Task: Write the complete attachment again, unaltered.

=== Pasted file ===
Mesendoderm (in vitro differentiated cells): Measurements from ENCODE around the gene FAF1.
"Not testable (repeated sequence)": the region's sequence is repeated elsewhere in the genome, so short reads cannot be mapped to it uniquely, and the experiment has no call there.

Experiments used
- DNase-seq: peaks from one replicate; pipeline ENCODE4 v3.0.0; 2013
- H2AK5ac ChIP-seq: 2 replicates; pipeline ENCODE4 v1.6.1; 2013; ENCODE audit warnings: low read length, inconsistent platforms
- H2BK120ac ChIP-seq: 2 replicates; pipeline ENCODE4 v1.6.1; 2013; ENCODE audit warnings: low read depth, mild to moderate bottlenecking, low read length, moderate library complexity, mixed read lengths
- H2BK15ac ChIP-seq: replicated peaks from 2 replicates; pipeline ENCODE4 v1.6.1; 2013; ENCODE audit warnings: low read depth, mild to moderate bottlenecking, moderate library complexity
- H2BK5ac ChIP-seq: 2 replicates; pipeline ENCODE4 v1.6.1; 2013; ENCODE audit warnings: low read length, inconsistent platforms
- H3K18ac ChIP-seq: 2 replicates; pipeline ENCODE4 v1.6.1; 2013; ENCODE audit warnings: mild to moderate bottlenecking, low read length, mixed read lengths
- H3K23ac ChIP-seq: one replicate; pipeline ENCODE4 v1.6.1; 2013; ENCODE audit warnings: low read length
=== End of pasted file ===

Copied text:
Mesendoderm (in vitro differentiated cells): Measurements from ENCODE around the gene FAF1.
"Not testable (repeated sequence)": the region's sequence is repeated elsewhere in the genome, so short reads cannot be mapped to it uniquely, and the experiment has no call there.

Experiments used
- DNase-seq: peaks from one replicate; pipeline ENCODE4 v3.0.0; 2013
- H2AK5ac ChIP-seq: 2 replicates; pipeline ENCODE4 v1.6.1; 2013; ENCODE audit warnings: low read length, inconsistent platforms
- H2BK120ac ChIP-seq: 2 replicates; pipeline ENCODE4 v1.6.1; 2013; ENCODE audit warnings: low read depth, mild to moderate bottlenecking, low read length, moderate library complexity, mixed read lengths
- H2BK15ac ChIP-seq: replicated peaks from 2 replicates; pipeline ENCODE4 v1.6.1; 2013; ENCODE audit warnings: low read depth, mild to moderate bottlenecking, moderate library complexity
- H2BK5ac ChIP-seq: 2 replicates; pipeline ENCODE4 v1.6.1; 2013; ENCODE audit warnings: low read length, inconsistent platforms
- H3K18ac ChIP-seq: 2 replicates; pipeline ENCODE4 v1.6.1; 2013; ENCODE audit warnings: mild to moderate bottlenecking, low read length, mixed read lengths
- H3K23ac ChIP-seq: one replicate; pipeline ENCODE4 v1.6.1; 2013; ENCODE audit warnings: low read length